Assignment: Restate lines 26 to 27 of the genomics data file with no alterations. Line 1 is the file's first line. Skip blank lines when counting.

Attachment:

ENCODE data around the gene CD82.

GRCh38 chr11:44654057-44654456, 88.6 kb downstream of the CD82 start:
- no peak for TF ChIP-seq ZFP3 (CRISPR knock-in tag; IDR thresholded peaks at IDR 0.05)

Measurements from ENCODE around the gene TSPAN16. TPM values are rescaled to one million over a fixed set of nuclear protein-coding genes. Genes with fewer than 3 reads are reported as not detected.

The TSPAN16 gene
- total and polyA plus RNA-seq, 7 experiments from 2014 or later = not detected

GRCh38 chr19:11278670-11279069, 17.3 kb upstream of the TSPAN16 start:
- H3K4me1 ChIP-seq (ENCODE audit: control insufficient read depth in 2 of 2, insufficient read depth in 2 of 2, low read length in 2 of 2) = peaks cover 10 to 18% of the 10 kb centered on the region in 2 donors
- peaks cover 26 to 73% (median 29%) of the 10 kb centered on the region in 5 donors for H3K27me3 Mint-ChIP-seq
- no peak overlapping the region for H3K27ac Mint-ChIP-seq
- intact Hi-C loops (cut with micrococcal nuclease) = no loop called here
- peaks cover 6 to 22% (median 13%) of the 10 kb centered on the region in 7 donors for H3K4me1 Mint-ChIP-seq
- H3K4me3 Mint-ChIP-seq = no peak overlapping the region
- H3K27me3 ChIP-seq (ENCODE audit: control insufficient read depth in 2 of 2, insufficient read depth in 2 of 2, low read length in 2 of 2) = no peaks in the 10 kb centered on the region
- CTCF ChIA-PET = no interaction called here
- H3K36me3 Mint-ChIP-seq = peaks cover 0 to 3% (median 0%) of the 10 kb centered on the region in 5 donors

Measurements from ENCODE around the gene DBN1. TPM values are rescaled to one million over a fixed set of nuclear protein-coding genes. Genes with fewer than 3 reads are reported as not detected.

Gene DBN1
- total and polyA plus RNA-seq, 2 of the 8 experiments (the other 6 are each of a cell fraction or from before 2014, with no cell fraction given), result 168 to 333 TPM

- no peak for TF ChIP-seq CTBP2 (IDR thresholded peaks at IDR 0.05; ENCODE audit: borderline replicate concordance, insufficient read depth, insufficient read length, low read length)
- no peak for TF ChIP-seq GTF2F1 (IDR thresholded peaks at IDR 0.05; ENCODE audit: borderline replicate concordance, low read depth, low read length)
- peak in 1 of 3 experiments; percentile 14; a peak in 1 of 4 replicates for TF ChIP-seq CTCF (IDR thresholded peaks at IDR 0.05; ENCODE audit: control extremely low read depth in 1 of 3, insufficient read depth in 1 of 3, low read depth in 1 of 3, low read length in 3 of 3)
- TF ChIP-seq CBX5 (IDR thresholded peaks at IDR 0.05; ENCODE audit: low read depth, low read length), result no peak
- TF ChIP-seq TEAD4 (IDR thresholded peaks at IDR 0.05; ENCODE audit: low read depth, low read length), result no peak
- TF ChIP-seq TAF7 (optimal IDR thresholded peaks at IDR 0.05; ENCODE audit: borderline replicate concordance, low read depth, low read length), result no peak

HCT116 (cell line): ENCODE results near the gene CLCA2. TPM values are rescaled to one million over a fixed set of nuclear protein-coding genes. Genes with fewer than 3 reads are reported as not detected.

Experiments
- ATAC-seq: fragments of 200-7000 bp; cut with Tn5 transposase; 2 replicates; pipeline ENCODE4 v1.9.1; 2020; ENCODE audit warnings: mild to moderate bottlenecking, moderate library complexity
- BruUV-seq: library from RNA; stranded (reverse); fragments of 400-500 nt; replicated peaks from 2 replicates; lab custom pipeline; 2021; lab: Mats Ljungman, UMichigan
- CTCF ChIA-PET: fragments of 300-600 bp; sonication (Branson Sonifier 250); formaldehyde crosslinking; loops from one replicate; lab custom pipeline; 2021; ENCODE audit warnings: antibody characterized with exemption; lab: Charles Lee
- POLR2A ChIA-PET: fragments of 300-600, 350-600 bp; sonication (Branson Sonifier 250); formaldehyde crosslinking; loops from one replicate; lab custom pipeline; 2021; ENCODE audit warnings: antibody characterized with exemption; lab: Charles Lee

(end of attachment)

HCT116 (cell line): ENCODE results near the gene CLCA2. TPM values are rescaled to one million over a fixed set of nuclear protein-coding genes. Genes with fewer than 3 reads are reported as not detected.

Experiments